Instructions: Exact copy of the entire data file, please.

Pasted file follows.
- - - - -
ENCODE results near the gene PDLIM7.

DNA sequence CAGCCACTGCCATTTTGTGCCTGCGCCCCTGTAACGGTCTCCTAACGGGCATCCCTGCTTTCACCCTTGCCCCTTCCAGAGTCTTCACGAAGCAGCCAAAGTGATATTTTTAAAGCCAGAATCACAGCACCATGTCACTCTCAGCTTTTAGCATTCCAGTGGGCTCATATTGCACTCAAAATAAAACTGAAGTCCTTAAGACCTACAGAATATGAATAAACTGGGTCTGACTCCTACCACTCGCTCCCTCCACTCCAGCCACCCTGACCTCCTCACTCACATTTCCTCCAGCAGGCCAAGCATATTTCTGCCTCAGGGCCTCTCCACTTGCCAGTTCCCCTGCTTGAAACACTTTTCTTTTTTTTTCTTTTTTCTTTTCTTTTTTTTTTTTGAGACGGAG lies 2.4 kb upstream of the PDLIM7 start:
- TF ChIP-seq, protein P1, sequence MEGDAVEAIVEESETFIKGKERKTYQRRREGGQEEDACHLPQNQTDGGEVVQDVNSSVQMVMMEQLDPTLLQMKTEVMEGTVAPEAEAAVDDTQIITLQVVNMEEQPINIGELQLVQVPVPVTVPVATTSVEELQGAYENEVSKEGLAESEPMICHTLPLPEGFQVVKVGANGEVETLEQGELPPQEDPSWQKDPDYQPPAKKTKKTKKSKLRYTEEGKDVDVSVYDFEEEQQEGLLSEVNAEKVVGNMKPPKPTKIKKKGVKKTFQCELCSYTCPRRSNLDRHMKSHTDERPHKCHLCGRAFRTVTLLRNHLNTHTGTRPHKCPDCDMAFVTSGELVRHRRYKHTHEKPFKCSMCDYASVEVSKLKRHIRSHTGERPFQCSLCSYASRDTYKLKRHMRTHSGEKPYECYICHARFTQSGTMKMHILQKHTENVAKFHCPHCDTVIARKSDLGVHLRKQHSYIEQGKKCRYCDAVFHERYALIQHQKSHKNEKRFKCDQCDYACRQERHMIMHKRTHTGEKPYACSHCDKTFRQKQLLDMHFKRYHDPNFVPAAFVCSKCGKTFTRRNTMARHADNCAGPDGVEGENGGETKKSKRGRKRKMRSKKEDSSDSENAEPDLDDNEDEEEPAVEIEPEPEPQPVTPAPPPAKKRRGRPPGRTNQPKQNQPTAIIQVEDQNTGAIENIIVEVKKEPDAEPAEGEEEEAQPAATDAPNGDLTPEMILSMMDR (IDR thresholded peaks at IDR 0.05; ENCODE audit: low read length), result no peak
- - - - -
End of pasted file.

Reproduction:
ENCODE results near the gene PDLIM7.

DNA sequence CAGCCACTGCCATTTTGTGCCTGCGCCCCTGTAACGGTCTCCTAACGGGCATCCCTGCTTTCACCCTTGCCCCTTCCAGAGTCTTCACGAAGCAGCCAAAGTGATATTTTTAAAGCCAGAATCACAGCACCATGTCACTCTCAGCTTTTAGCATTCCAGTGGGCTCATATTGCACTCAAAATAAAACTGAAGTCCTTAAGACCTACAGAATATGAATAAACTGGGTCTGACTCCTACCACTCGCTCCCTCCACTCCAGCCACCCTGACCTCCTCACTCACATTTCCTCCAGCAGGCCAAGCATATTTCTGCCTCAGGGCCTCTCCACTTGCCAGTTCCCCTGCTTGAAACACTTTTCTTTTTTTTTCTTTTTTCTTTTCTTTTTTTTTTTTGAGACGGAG lies 2.4 kb upstream of the PDLIM7 start:
- TF ChIP-seq, protein P1, sequence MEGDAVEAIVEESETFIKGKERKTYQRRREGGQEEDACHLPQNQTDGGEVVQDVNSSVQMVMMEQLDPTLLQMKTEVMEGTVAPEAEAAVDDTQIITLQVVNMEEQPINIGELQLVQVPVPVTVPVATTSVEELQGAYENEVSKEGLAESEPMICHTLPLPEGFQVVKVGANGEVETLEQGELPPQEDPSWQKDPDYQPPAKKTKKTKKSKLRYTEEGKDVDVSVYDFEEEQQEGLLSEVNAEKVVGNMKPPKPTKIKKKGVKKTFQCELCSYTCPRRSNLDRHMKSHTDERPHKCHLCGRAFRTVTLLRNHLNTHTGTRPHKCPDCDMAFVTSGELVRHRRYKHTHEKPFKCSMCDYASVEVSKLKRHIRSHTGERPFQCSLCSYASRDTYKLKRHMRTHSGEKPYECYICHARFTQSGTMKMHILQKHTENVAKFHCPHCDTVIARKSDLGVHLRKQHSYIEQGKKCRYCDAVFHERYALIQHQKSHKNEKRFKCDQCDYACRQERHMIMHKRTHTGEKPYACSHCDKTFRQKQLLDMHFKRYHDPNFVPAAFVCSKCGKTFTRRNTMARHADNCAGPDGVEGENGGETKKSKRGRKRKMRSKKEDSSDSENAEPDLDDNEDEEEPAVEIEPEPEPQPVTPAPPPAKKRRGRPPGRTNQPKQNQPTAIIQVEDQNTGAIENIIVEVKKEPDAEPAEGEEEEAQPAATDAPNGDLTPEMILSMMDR (IDR thresholded peaks at IDR 0.05; ENCODE audit: low read length), result no peak